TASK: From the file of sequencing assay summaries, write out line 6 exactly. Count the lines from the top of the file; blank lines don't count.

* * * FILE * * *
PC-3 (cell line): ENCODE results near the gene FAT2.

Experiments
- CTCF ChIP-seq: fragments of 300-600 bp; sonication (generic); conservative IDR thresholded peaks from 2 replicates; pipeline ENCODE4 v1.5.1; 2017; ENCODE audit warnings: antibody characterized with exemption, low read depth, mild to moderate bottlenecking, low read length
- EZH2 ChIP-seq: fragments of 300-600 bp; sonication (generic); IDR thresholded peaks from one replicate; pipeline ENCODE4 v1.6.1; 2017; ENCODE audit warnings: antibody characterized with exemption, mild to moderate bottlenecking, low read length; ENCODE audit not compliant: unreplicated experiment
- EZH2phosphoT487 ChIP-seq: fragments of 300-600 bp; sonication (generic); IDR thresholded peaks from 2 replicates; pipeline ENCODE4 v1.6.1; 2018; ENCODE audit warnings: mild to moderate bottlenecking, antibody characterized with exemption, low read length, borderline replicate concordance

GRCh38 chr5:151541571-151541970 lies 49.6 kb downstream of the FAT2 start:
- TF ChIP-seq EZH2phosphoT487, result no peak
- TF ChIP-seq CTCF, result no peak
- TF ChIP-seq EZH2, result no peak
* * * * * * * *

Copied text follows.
GRCh38 chr5:151541571-151541970 lies 49.6 kb downstream of the FAT2 start: